I understand that many people with a Christian worldview couldn't read Matthew Fox and take anything that he has to say seriously because of his self-defeating pluralistic views of spiritua
Roberta Morris
Jul 03, 2013 rated it it was amazing
Matthew Fox is never clearer than in this accessible book celebrating our nature as creative beings, in the image of the ground of our being, however you might conceive that. This isn't a romantic notion. In fact, he's clearest when he shines a light on the darker aspects of creative life.

So what happened to the University of Creativity Spirituality he founded? Can it be resurrected as an online project with roving conferences, similar to Ted Talks? Count me in and my board I'm sure would sign
Lori Gerig mallams
Sep 05, 2015 rated it really liked it
It basically was a very good book. I liked the way he took things from every religion to make sense out of a very complex idea. It also made it identifiable to almost everyone from any religion. It was also so broad on the spectrum that it didn't really hit to the core. Only a little disappointed. ...more
Apr 09, 2014 rated it liked it
Shelves: school
I think the introduction of the this book is the best part. It has a lot of interesting cosmology which I found fascinating. However, the writing is very circular and repetitive so I struggled to keep my focus while reading it.
Sep 24, 2016 rated it it was amazing
Super optimistic, hopeful and eye opening. "Awakening imagination can arouse our creativity to solve problems and move our species to its next level of evolutionary development." "Creativity is the key to our survival and sustainability as a species." ...more
Jan 23, 2010 rated it it was amazing  ·  review of another edition
An excellent book on creativity, how to and why. One
of the best I've read, very inspiring. Well worth a second and third reading. an instant classic in this genre. For anyone working in the arts
or even cooking a meal. Useful in all endeavors of life, to see life as the great adventure it is.
Christine Nolfi
Sep 08, 2014 rated it it was amazing
If you're looking for motivation to spark your creativity, this book is chock full of inspiring thoughts. Recommended for anyone wishing to live a more creative life. ...more
Edward Sullivan
Jan 14, 2013 rated it really liked it
Shelves: religion
A fascinating, insightful meditation on the spiritual dimensions of creativity and a practical discussion on ways to live a more creative life.
Aug 08, 2013 rated it really liked it
A new way to see spirituality.
Lori Archer- burnham
I like his perspective and easy style.
Suzan Alteri
Apr 01, 2012 rated it really liked it
Shelves: related-books
So far, so brilliant.

Stayed brilliant.
Joan Huenemann Michie
One of the best books on creativity that I have ever read.
John A.
Sep 17, 2012 rated it it was ok
Many words were written in the production of this book. A few of them actually said something, too.
Feb 27, 2015 rated it liked it
There are lot of thought-provoking ideas here. It's a little bit floaty in places for my taste but that's just me. Each to their own. ...more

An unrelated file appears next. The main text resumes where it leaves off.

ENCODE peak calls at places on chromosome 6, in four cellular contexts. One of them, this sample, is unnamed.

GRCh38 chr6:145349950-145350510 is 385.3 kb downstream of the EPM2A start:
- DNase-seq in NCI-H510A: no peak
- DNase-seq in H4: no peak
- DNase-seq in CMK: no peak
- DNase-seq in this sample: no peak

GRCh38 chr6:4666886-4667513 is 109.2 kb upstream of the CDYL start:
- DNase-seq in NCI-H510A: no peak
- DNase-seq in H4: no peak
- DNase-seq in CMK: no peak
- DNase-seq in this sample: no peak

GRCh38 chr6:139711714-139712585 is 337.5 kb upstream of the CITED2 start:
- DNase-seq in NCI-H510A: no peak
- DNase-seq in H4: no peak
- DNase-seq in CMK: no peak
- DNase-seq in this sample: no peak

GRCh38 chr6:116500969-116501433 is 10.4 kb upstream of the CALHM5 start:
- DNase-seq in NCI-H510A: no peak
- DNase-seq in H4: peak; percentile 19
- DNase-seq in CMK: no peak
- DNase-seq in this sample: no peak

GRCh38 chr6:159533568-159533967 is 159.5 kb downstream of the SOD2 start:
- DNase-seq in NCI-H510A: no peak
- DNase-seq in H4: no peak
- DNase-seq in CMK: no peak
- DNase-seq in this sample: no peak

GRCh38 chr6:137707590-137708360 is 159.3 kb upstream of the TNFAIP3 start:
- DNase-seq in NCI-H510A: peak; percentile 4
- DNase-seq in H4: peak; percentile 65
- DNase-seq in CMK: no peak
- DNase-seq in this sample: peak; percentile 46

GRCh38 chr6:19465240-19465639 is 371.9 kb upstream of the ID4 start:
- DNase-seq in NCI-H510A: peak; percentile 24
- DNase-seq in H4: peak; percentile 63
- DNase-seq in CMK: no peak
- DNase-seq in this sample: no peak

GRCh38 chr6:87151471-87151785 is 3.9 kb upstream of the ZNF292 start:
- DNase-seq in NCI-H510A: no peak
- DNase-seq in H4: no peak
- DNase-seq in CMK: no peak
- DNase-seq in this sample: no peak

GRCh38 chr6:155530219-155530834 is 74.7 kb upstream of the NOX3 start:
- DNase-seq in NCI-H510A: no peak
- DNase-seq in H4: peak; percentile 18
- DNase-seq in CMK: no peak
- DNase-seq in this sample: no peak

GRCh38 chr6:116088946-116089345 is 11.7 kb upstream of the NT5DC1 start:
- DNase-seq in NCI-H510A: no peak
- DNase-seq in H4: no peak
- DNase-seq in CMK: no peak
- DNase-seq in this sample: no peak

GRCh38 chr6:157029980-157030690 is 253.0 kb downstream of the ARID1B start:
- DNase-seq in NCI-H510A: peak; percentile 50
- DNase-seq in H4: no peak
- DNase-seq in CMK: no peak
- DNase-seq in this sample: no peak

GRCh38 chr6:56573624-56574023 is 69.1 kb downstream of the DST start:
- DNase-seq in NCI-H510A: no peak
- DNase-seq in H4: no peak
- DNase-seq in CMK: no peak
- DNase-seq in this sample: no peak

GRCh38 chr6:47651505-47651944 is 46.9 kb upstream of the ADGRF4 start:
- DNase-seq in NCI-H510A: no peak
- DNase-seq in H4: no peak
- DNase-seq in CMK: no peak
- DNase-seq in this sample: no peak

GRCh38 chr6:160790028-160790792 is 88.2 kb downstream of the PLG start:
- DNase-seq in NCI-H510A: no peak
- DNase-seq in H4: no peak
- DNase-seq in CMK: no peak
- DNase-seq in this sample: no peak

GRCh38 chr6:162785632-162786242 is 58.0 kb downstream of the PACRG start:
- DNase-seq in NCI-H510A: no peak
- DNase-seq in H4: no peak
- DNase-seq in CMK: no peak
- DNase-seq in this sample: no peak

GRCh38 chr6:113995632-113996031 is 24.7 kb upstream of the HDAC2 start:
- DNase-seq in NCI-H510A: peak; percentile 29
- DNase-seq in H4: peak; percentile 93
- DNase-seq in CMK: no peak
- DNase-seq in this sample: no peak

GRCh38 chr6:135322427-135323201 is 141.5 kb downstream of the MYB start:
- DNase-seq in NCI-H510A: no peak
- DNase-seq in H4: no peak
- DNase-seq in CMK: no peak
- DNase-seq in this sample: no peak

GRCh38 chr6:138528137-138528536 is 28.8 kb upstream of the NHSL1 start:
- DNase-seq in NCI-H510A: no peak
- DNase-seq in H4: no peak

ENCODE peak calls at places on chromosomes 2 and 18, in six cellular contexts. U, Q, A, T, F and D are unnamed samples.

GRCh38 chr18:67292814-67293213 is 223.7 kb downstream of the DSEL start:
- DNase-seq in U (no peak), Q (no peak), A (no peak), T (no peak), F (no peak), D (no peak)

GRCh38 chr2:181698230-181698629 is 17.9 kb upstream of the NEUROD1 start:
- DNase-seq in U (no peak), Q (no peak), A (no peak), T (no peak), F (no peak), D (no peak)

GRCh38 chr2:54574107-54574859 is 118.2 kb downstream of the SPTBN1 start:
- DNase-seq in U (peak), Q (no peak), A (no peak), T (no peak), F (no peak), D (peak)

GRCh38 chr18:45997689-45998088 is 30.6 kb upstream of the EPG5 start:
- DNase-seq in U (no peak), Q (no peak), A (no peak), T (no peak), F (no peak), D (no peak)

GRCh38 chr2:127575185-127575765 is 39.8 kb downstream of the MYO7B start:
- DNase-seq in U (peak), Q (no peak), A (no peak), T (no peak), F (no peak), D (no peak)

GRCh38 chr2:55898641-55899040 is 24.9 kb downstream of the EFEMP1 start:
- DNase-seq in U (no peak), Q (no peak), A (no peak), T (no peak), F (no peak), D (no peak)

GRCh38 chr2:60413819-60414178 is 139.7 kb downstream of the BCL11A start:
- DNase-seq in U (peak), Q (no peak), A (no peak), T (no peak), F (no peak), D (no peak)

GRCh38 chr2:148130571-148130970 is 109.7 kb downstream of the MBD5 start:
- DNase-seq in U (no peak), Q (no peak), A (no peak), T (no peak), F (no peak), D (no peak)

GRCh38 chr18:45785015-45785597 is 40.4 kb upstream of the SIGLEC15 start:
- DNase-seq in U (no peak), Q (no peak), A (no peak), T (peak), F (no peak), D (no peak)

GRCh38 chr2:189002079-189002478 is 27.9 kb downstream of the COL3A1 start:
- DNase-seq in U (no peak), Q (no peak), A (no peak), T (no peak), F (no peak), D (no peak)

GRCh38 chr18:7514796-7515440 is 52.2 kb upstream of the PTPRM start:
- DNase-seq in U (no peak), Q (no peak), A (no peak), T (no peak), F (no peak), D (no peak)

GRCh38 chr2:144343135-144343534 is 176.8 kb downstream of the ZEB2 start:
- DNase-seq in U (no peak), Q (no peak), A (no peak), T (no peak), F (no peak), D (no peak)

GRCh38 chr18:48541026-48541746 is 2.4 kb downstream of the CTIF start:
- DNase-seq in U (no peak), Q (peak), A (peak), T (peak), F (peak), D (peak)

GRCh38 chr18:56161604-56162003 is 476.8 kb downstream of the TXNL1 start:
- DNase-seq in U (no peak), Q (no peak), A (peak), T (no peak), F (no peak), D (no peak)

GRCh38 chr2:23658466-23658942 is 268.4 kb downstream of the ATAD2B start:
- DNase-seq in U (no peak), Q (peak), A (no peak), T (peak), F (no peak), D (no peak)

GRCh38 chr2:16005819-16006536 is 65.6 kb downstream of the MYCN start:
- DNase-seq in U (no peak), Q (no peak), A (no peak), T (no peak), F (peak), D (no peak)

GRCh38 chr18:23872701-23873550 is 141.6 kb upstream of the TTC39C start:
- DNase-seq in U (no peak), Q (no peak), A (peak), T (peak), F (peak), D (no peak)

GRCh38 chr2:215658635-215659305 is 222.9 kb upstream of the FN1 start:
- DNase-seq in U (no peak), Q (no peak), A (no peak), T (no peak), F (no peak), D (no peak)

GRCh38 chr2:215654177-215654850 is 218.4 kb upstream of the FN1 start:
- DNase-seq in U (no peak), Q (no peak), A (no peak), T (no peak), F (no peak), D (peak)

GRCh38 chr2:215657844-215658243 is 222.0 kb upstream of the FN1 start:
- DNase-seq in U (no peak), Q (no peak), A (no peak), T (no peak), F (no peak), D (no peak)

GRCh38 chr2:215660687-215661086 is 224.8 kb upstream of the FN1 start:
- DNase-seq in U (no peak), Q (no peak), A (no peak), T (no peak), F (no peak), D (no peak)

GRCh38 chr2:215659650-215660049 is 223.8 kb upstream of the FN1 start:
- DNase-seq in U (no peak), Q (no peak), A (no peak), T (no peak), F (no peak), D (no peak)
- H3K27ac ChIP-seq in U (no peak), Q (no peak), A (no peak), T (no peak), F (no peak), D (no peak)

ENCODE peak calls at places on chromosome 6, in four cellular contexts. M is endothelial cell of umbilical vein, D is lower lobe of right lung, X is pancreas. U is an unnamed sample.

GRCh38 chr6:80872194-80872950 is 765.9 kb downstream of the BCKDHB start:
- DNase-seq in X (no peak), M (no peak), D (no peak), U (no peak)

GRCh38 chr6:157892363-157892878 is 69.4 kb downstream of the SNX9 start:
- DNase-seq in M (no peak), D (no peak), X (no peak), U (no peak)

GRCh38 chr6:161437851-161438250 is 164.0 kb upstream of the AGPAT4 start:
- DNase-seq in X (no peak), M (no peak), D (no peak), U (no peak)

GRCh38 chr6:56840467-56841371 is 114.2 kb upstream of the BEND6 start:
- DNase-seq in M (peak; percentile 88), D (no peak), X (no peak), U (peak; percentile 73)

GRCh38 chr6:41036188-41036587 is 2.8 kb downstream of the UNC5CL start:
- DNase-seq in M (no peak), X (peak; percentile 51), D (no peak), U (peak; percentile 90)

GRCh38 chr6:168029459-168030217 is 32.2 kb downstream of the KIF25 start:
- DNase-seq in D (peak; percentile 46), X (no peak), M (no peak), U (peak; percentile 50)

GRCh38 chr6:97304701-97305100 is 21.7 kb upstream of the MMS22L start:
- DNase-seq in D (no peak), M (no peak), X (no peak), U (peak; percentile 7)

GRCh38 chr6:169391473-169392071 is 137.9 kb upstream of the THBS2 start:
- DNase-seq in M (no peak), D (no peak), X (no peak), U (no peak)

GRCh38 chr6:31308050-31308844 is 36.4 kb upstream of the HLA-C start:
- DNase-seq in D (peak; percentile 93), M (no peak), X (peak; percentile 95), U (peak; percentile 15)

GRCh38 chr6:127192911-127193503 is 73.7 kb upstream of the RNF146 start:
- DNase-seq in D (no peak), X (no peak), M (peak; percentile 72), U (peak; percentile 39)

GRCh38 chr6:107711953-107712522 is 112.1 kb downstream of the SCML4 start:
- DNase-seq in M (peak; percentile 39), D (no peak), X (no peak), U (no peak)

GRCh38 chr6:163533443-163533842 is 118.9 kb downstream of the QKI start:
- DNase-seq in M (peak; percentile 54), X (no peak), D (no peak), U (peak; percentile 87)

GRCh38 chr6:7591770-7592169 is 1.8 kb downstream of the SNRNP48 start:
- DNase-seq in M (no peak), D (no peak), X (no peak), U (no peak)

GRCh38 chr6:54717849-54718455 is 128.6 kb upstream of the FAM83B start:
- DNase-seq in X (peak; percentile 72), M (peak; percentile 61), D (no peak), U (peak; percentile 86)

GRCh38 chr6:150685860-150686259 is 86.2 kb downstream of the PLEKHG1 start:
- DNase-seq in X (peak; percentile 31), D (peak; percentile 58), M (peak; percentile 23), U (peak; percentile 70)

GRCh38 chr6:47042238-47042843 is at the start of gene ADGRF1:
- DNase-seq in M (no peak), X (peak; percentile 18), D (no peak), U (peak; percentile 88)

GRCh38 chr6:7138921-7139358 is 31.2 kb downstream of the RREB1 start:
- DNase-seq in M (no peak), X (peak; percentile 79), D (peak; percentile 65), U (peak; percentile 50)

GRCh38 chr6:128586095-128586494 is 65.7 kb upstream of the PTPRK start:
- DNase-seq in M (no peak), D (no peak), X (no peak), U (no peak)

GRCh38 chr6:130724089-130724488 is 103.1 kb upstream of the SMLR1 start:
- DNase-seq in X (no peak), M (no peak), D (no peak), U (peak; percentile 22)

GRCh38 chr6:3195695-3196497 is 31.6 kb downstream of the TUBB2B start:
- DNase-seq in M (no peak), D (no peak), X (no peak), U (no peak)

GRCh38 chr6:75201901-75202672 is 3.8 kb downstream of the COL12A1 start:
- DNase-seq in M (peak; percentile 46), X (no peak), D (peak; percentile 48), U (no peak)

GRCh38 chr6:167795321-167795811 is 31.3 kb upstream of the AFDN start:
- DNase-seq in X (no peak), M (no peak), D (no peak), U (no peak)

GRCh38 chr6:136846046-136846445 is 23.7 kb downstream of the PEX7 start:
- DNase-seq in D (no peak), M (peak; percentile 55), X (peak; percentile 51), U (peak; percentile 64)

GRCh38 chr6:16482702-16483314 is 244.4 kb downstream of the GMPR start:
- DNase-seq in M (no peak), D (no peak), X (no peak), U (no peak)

Apr 28, 2015 rated it it was amazing
The essence of creativity and the creator. Spirituality, creativity, and the meaning of life all wrapped up in one beautiful read.
Susie Bm
Dec 01, 2007 marked it as to-read  ·  review of another edition
Waiting for it to arrive.
Anthony Oliva
Oct 03, 2014 rated it did not like it
Not my style. I didn't enjoy reading this at all. ...more
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Matthew Fox (born 1940) is an American Episcopal priest and theologian. He is an exponent of Creation Spirituality, a movement grounded in the mystical philosophies of medieval visionaries Hildegard of Bingen, Thomas Aquinas, Meister Eckhart and Nicholas of Cusa. His books have sold millions of copies and by the mid 1990s had a "huge and diverse following". ...more

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“Where the Divine and the Human Meet" shows how important it is to meet the world with the creativity of an artist, particularly in these uncertain times:

"What do we do with chaos?

Creativity has an answer. We are told by those who have studied the processes of nature that creativity happens at the border between chaos and order. Chaos is a prelude to creativity. We need to learn, as every artist needs to learn, to live with chaos and indeed to dance with it as we listen to it and attempt some ordering. Artists wrestle with chaos, take it apart, deconstruct and reconstruct from it. Accept the challenge to convert chaos into some kind of order, respecting the timing of it all, not pushing beyond what is possible—combining holy patience with holy impatience--that is the role of the artist. It is each of our roles as we launch the twenty-first century because we are all called to be artists in our own way. We were all artists as children. We need to study the chaos around us in order to turn it into something beautiful. Something sustainable. Something that remains".”
“We are not consumers. For most of humanity’s existence, we were makers, not consumers: we made our clothes, shelter, and education, we hunted and gathered our food.

We are not addicts. “I propose that most addictions come from our surrendering our real powers, that is, our powers of creativity.” We are not passive couch potatoes either. “It is not the essence of humans to be passive. We are players. We are actors on many stages…. We are curious, we are yearning to wonder, we are longing to be amazed… to be excited, to be enthusiastic, to be expressive. In short to be alive.” We are also not cogs in a machine. To be so would be to give up our personal freedoms so as to not upset The Machine, whatever that machine is. Creativity keeps us creating the life we wish to live and advancing humanity’s purpose as well.”